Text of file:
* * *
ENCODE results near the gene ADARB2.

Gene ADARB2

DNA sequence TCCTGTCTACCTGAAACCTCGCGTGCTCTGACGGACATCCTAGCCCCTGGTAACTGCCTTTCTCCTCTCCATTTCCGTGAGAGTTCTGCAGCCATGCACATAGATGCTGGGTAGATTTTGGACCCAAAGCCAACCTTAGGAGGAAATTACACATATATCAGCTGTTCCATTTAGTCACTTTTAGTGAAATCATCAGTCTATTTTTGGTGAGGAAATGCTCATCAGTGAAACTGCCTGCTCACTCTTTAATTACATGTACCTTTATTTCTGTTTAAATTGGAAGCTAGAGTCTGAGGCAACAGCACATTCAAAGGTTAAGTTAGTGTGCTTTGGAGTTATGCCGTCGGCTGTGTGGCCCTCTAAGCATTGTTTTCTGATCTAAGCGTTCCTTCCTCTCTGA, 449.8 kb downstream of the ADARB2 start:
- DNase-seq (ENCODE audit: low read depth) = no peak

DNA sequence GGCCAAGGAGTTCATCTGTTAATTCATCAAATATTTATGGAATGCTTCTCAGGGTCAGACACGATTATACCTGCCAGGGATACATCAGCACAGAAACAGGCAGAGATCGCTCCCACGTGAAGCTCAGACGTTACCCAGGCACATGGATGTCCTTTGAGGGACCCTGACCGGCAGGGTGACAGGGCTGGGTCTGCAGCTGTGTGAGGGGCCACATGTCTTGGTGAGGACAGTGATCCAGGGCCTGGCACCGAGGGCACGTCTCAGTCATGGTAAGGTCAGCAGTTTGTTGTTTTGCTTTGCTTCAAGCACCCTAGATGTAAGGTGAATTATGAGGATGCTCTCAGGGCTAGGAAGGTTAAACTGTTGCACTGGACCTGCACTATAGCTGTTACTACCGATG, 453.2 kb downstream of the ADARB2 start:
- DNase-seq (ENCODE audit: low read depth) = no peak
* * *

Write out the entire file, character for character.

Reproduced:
ENCODE results near the gene ADARB2.

Gene ADARB2

DNA sequence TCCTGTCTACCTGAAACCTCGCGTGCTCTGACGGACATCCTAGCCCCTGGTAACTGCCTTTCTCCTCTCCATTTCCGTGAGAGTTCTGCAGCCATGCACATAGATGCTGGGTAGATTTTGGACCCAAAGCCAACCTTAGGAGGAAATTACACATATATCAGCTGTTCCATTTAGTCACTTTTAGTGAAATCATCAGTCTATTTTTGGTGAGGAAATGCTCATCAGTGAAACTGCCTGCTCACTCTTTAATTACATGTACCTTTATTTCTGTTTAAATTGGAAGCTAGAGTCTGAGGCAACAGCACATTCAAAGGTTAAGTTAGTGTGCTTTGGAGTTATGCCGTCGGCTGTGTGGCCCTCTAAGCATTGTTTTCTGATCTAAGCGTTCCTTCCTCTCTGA, 449.8 kb downstream of the ADARB2 start:
- DNase-seq (ENCODE audit: low read depth) = no peak

DNA sequence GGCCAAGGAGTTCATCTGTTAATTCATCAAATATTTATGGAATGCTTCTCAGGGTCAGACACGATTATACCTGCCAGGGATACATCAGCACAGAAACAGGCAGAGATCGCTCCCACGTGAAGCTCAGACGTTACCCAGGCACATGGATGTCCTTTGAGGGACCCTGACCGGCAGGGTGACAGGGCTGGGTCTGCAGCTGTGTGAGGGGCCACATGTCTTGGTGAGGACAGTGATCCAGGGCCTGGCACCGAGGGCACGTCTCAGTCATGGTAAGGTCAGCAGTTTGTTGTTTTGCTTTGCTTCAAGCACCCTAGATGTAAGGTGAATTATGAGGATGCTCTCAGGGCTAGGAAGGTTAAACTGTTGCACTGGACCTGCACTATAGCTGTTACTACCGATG, 453.2 kb downstream of the ADARB2 start:
- DNase-seq (ENCODE audit: low read depth) = no peak